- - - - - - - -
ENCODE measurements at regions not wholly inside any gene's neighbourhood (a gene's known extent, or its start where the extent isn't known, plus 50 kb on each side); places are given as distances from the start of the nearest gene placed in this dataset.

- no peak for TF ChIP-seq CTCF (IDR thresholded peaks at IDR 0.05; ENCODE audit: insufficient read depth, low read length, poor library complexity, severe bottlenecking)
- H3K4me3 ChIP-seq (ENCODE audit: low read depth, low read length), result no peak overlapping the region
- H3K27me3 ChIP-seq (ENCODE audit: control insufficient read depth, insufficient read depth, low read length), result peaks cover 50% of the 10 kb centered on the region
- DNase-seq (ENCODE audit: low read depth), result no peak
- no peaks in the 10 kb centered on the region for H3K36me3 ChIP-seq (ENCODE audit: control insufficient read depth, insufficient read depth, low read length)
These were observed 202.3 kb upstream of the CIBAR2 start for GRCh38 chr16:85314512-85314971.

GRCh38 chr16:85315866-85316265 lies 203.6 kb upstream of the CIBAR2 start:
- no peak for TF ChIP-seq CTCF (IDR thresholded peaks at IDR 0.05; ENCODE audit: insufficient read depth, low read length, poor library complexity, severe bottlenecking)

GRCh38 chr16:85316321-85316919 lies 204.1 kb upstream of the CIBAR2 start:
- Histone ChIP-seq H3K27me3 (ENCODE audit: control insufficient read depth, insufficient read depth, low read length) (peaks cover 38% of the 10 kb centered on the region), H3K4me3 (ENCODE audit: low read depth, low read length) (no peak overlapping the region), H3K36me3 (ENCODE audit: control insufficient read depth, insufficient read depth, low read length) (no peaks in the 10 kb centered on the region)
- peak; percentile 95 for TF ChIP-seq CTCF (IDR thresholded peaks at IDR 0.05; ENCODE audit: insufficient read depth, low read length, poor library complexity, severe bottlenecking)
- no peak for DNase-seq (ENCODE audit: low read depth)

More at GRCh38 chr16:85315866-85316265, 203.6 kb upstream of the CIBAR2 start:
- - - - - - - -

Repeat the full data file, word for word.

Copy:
ENCODE measurements at regions not wholly inside any gene's neighbourhood (a gene's known extent, or its start where the extent isn't known, plus 50 kb on each side); places are given as distances from the start of the nearest gene placed in this dataset.

- no peak for TF ChIP-seq CTCF (IDR thresholded peaks at IDR 0.05; ENCODE audit: insufficient read depth, low read length, poor library complexity, severe bottlenecking)
- H3K4me3 ChIP-seq (ENCODE audit: low read depth, low read length), result no peak overlapping the region
- H3K27me3 ChIP-seq (ENCODE audit: control insufficient read depth, insufficient read depth, low read length), result peaks cover 50% of the 10 kb centered on the region
- DNase-seq (ENCODE audit: low read depth), result no peak
- no peaks in the 10 kb centered on the region for H3K36me3 ChIP-seq (ENCODE audit: control insufficient read depth, insufficient read depth, low read length)
These were observed 202.3 kb upstream of the CIBAR2 start for GRCh38 chr16:85314512-85314971.

GRCh38 chr16:85315866-85316265 lies 203.6 kb upstream of the CIBAR2 start:
- no peak for TF ChIP-seq CTCF (IDR thresholded peaks at IDR 0.05; ENCODE audit: insufficient read depth, low read length, poor library complexity, severe bottlenecking)

GRCh38 chr16:85316321-85316919 lies 204.1 kb upstream of the CIBAR2 start:
- Histone ChIP-seq H3K27me3 (ENCODE audit: control insufficient read depth, insufficient read depth, low read length) (peaks cover 38% of the 10 kb centered on the region), H3K4me3 (ENCODE audit: low read depth, low read length) (no peak overlapping the region), H3K36me3 (ENCODE audit: control insufficient read depth, insufficient read depth, low read length) (no peaks in the 10 kb centered on the region)
- peak; percentile 95 for TF ChIP-seq CTCF (IDR thresholded peaks at IDR 0.05; ENCODE audit: insufficient read depth, low read length, poor library complexity, severe bottlenecking)
- no peak for DNase-seq (ENCODE audit: low read depth)

More at GRCh38 chr16:85315866-85316265, 203.6 kb upstream of the CIBAR2 start: